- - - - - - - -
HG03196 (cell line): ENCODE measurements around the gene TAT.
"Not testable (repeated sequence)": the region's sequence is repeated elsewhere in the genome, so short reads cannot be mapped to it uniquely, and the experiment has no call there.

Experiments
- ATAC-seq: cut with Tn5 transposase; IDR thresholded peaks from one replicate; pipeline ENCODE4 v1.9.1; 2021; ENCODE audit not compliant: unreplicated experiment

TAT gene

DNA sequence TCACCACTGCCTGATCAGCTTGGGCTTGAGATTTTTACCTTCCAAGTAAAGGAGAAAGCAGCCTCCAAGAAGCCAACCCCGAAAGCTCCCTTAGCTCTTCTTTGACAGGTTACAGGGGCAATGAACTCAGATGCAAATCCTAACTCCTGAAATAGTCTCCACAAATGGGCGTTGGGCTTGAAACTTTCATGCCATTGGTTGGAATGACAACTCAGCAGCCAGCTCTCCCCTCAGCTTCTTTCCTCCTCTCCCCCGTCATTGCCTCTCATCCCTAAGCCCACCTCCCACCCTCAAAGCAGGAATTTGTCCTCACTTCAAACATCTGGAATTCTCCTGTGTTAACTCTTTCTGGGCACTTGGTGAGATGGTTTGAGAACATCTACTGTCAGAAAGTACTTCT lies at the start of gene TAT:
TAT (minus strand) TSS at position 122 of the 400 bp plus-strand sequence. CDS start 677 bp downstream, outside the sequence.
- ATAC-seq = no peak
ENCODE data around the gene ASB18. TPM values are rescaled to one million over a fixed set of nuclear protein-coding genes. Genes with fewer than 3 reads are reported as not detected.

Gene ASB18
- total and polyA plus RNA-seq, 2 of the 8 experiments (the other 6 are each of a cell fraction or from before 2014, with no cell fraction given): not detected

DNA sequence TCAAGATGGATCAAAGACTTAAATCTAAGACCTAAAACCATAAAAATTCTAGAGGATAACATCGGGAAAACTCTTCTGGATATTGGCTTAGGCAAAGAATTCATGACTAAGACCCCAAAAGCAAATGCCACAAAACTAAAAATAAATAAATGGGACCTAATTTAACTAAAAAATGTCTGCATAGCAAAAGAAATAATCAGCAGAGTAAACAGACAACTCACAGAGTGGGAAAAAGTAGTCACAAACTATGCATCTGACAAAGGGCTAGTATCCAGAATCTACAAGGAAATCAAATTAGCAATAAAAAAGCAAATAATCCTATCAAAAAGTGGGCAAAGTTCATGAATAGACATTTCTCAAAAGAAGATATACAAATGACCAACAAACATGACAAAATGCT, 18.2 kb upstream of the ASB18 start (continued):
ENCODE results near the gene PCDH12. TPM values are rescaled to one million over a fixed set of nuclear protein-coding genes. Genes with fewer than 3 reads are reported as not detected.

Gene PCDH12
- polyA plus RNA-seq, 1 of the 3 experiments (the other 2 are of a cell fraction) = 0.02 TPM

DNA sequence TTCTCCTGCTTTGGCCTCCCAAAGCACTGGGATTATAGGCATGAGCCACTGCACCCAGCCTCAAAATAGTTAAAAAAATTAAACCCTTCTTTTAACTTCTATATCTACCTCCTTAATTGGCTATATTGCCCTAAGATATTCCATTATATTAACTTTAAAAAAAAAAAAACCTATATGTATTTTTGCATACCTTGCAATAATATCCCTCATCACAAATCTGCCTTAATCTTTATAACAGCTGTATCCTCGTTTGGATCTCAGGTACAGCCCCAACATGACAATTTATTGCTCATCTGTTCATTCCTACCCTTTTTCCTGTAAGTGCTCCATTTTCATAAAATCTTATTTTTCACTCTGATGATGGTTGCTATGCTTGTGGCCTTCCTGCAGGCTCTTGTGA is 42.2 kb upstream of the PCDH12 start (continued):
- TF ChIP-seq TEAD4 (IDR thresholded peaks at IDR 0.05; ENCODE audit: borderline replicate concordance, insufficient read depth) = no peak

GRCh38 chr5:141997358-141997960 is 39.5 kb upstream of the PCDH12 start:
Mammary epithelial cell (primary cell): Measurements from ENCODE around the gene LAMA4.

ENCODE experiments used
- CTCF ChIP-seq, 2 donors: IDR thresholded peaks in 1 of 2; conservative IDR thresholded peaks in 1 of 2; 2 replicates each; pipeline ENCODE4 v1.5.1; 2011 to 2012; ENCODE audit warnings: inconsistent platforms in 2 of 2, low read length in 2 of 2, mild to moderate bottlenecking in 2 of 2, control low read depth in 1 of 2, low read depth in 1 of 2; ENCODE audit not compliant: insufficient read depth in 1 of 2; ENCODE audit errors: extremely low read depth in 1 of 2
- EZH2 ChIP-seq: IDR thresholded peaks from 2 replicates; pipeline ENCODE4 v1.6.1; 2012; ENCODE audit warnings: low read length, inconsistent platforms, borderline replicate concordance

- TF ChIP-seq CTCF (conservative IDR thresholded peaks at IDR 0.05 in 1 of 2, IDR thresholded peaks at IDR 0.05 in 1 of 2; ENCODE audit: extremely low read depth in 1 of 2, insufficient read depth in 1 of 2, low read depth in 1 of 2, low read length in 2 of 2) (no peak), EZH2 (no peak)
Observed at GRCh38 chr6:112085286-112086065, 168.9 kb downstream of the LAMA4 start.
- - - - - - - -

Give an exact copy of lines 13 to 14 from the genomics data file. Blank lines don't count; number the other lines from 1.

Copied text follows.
ENCODE results near the gene PCDH12. TPM values are rescaled to one million over a fixed set of nuclear protein-coding genes. Genes with fewer than 3 reads are reported as not detected.

Gene PCDH12